Canada's Condominium Magazine
It’s true it’s only the first day of March, but March is the month when spring begins, the month of St. Patrick’s Day, the month when daylight savings begins again, so that’s more than enough reasons to start thinking about gardens and all things green, including roofs and bio-architecture.
Though it may not look it at the rump end of winter, Toronto is a pretty green city. We have hundreds of parks, millions of trees and the honour of having been the first city in North America to pass a bylaw that required new buildings to have green roofs. That bylaw, enacted in 2009, applies to all new residential, commercial and institutional development with a minimum floor area of 2,000 square metres.
Unfortunately, most of us don’t get to see many of the rooftop gardens and park-like areas that have been installed over the last few years. Many pre-date the bylaw, of course; high-rise dwellers have always sought ways to bring greenery and all that goes with it—the fragrance of flowers, the hum of bees, birdsong—to their aeries above the concrete canyons. Here is a link to a collection of rooftop gardens (unfortunately they are not identified) to put you in the mood for spring, and going up on the roof. Perhaps you’ll be inspired to do something green this spring on that balcony or terrace of yours.
In the past decade or so, many architects and urban designers around the world have created visions of how cities could look if a new, green philosophy of design was followed. Many of the visionary ideas put forward remain just that, however; ideas and sketches that are never realized, victims of “stuck-on-paper” syndrome. These ideas go much farther than simply planting beds of flowers or tracts of grass on rooftops.
One such exception is a building going up in Hamburg, Germany. It will have what is being called the world’s first “bio-façade.” An example of bio-architecture, the building will have specially designed panels covered with biomass (algae) that will create heat as well as shading for the building. The building will be a net-zero carbon structure. A researcher who worked on the biomass panels said that they now have “a commercial scale, effective solution that uses live algae as a smart material to deliver renewable energy. You can’t get greener than that.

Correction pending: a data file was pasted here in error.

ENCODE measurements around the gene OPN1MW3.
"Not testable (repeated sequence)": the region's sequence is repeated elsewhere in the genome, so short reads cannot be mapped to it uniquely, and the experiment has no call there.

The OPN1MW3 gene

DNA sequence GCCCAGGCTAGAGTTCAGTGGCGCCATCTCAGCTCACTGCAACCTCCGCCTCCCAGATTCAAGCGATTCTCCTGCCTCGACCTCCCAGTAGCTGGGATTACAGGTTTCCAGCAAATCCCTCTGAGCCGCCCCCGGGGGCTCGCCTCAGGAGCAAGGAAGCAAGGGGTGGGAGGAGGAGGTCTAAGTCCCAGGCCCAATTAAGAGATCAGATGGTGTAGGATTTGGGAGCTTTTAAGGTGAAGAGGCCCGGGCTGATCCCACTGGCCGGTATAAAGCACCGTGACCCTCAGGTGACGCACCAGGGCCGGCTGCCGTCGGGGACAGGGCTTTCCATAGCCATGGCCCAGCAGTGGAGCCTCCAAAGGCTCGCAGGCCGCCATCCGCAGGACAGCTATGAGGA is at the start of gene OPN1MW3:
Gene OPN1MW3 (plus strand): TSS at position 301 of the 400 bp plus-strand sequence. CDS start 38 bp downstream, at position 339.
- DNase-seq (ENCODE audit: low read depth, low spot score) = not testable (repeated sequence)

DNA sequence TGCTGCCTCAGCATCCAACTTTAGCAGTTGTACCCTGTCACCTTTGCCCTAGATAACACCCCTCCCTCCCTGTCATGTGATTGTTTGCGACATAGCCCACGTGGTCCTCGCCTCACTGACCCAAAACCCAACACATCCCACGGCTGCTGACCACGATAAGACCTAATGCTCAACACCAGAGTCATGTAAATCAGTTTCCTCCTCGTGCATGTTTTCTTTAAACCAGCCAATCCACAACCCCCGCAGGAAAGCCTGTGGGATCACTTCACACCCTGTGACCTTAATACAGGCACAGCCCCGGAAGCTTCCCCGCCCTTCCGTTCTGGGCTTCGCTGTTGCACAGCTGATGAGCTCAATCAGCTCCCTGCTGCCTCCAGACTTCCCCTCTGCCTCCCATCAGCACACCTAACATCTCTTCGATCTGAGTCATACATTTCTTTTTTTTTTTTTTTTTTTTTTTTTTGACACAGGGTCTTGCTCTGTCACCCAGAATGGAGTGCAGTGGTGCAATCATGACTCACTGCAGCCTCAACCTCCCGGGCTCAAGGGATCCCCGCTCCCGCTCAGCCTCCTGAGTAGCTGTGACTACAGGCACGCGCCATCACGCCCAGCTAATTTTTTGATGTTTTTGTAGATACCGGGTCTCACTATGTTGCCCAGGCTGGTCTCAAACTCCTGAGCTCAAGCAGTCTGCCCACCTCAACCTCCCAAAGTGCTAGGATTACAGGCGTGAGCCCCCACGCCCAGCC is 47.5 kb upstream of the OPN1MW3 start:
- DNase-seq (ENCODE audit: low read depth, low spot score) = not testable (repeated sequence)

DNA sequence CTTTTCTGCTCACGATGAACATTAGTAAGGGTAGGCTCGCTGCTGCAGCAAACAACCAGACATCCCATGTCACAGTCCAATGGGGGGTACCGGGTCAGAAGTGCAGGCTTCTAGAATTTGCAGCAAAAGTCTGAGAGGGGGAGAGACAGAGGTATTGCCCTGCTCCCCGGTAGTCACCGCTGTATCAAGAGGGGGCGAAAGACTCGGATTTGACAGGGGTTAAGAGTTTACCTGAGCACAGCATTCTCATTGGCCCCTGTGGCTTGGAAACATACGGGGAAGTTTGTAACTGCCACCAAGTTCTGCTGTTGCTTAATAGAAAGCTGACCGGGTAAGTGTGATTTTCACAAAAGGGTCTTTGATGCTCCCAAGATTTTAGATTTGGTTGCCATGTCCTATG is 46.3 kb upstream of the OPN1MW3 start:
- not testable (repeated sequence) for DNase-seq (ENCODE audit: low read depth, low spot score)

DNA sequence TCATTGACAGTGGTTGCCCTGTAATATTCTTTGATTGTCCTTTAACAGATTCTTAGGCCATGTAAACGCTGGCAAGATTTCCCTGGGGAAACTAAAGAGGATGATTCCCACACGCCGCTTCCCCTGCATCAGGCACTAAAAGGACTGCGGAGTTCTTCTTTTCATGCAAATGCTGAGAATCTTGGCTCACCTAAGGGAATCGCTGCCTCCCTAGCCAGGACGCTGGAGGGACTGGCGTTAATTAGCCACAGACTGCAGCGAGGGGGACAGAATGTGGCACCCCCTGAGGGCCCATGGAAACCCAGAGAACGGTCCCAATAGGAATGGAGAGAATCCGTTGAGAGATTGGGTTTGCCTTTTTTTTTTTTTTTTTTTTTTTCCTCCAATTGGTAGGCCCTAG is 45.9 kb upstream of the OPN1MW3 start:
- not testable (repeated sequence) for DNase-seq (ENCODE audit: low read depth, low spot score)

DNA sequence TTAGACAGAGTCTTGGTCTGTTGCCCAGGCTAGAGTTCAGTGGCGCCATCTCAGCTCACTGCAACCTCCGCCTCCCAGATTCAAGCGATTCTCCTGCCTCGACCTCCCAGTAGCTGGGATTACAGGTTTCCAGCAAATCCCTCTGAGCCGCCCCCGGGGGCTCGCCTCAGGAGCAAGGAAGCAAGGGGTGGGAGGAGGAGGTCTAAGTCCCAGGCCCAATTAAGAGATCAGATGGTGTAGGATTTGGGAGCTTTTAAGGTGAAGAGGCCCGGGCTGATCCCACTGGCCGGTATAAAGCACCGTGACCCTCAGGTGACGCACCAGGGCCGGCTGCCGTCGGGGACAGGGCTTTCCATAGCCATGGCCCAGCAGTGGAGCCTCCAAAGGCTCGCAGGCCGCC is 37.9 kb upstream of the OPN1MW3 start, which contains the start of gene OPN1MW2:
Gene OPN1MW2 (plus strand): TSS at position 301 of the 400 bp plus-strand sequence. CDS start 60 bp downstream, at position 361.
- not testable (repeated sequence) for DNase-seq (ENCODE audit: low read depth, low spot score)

An even more dramatic looking example of bio-architecture is under construction in Milan, Italy. Bosco Verticale (vertical forest), consists of a pair of medium–high-rise residential buildings that will incorporate 900 trees, planted on all the balconies and on the roof. According to the architects, that number of trees and shrubs would be equal to a flat-land forest area of 10,000 square metres.
The architects view Bosco Verticale as a “system” that optimizes, recuperates and produces energy and helps to create a microclimate. The trees will filter dust particles from the air, produce humidity, absorb CO2 and produce oxygen, as well as protecting from radiation and acoustic pollution. The plants will be irrigated with filtered grey water from the building. It is not just a building for people to live in but an example of urban reforestation, the naturalization of the city.
Of course, judging by the renderings of the building, one would have to conclude that only persons who wish to live in a forest need apply. There doesn’t appear to be much room on those balconies for any other use. It’s not for everyone.
Another issue is maintenance. A building like this will require constant care from a dedicated team. You can’t leave all those trees to the care of residents. Time will tell whether the idealism of the architects is matched and sustained by the residents, who will have their own daily realities to deal with.
Meanwhile, can we dare to hope that we’ll see anything like this in Toronto?